Exploratory Visualizations 311 Trash-Related Data

Charts & Graphs, Lab Reports, Visualization

Background and Research Questions

This series of visualizations explores the physical geography of trash in Brooklyn. Through a study of trash-related 311 complaints, I have visualized how such complaints show up in different Brooklyn neighborhoods. With these charts, I explore the frequency of 311 trash-related complaints as well as the content of those of these complaints. 

These visualizations are the first step of a larger project that explores the relationship between the geography of trash and various socioeconomic factors in New York City. This project has been prompted by my experience living in different neighborhoods in New York City, most recently Kensington and Flatbush, and noticing the different ways that trash and city litter baskets are present throughout the community. In some areas where I’ve lived, like East New York and Flatbush, there is a noticeable amount of trash on the streets. On the other hand, while living in areas like Kensington/Ditmas Park, I haven’t noticed a significant amount of trash. 

In order to better understand and visualize the geography of trash in New York and the factors impacting it, I chose to begin with visualizing trash-related 311 complaints across Brooklyn to get an idea of how litter is showing up in various communities.

Data and Software

These visualizations used the 311 Service Requests from 2010 to Present, filtered to show only complaints made in Brooklyn regarding the New York Department of Sanitation (DSNY). From there, I filtered complaints occurring since 01/2017 in order to work with a smaller dataset. I used Google Sheets for data cleaning and processing, particularly to allow cross-referencing between the location type used in the 311 data (high-level community boards) and more understandable neighborhood names.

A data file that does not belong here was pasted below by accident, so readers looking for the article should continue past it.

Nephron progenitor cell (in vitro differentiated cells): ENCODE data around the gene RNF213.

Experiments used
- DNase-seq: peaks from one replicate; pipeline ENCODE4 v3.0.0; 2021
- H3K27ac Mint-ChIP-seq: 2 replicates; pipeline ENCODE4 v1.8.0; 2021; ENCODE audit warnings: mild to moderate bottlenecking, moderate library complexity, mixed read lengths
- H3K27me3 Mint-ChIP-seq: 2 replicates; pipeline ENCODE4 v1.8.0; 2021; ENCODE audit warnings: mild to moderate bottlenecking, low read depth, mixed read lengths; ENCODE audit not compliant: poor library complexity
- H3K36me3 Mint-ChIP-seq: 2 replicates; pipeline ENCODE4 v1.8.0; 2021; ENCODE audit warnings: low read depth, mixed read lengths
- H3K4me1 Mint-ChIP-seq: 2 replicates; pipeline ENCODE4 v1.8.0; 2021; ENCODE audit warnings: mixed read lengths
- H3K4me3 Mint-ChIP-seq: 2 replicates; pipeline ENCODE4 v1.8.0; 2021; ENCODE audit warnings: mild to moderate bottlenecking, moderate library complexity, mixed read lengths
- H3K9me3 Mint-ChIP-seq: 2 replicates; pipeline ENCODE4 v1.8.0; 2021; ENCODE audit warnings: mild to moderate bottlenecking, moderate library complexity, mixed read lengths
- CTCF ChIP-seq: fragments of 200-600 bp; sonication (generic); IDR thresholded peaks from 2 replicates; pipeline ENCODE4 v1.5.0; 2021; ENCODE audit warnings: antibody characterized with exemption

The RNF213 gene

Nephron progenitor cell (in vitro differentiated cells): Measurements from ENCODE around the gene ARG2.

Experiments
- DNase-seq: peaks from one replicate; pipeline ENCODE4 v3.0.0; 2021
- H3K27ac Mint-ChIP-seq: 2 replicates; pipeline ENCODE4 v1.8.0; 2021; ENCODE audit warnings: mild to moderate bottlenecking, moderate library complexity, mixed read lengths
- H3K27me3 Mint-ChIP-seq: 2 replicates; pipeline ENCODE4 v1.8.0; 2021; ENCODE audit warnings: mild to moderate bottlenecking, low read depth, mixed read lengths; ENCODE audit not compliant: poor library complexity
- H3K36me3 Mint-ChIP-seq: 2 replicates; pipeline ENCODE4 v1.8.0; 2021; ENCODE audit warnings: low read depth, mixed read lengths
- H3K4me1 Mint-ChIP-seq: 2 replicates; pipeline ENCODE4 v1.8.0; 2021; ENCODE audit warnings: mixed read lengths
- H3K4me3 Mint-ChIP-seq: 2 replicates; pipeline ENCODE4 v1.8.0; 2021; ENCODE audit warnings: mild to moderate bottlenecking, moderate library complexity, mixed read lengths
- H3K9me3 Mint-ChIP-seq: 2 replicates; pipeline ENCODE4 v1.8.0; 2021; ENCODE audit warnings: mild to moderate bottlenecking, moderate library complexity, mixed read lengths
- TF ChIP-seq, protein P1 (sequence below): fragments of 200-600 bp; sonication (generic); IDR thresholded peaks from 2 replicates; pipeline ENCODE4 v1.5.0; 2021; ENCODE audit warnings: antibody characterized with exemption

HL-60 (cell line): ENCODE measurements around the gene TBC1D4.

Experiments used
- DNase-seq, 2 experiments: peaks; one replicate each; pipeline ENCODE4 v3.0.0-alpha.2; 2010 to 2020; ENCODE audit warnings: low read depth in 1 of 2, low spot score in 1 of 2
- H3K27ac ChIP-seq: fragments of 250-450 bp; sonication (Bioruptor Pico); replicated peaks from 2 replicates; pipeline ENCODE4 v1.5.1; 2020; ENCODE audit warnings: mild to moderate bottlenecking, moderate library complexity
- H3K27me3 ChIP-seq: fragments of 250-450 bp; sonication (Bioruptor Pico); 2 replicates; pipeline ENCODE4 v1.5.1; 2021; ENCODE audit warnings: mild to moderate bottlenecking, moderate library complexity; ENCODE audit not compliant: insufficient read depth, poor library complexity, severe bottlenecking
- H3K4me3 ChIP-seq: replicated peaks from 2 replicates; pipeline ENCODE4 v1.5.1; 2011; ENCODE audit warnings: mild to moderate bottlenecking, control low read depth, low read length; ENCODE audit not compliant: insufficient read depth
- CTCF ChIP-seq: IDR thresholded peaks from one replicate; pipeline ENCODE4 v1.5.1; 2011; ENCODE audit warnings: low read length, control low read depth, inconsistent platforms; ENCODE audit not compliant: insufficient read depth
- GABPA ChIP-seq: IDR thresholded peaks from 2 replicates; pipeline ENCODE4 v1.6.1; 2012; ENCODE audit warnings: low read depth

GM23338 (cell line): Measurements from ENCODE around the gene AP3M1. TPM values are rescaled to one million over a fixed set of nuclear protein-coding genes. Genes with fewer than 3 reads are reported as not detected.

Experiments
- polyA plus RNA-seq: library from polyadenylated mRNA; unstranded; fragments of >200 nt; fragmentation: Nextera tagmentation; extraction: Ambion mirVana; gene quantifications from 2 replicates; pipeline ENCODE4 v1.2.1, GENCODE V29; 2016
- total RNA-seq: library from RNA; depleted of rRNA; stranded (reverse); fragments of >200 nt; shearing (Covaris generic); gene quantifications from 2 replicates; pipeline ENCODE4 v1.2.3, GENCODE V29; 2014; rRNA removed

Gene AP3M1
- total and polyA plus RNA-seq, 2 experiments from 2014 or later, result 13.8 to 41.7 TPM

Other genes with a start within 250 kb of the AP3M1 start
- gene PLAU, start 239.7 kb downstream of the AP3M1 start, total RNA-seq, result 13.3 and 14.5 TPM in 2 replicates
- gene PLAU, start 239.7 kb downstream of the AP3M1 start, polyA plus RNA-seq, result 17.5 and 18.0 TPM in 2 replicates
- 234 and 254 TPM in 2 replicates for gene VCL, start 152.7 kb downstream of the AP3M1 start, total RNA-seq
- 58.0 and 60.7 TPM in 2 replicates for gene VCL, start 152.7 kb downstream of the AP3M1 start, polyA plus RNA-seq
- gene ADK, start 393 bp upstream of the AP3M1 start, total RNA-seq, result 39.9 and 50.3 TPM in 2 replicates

Methods and Visualizations

Exploring the dataset revealed the 311 complaints were categorized by “complaint type”. The “descriptor” field was a level below “complaint type” and if included, contained more specific information about the complaint. Because I wanted to explore the frequency of complaints as well as their content, I first visualized the complaints by “complaint type.”  After uploading the dataset in Tableau, I filtered the data for my best guesses of trash-related complaints and excluded those related to graffiti, derelict vehicles, dead animals, and numerous other non-trash related observations. I did not include complaints related to litter basket requests, overflow complaints, or general complaints because I wanted to focus on space instead of sanitation infrastructure.

My first visualization is a stacked bar chart of complaint types per Brooklyn community board. I chose to visualize my numerical data – the count of complaints – by board and type so that I explore the differences between different Brooklyn geographic regions. The visualization of complaint types via color allows the user to quickly observe that “missed collection” is the most common complaint type across Brooklyn, followed by “dirty condition.”

To make the visualization more user-friendly, I created a calculated field that served assigned neighborhood names to each Community Board, which may be composed of multiple neighborhood areas. I also filtered the visualization to show only “missed collection” and “dirty condition” as factor levels of “complaint type” since these were the most frequent.

I then created a highlight table to further visualize the frequency of complaints. Here, I also added complaint types that seem to be near duplicates of the other, like “Dirty Condition” and “Dirty Conditions.” The sequential color palette of the highlight table immediately shows which community boards have the most complaints.

Lastly, I created a tree map that dove a bit further into “missed collection” as a complaint type, examining which neighborhoods (grouped by community board) submitted this complaint the most. The same sequential color palette again offers a quick understanding of how different Brooklyn neighborhood groups relate to each other in terms of these complaints. The sizes of the tiles also allow a deeper understanding of the data when the color differences can lead one to believe that differences are more pronounced than they are.


Using Tableau for data exploration provided an insightful peak into a large, messy dataset. With these visualizations, I was able to understand which types of trash-related complaints are most frequent and where in Brooklyn they are occurring. Missed collections appear to occur most frequently in the Borough Park, Kensington, Ocean Parkway, and Midwood neighborhood group. Future direction for this project can attempt to explore the factors impacting the frequency and types of complaints. Such factors could include population density, race, median household income, and mean property value of a neighborhood. I would also like to explore a way to analyze the 311 data through more granular geographic lenses. A challenge of this study became finding data that related community boards to census tracts or neighborhood tabulation area. The 311 dataset only contained location data by latitude and longitude, community board, and addresses, which became difficult to explore solely through tables.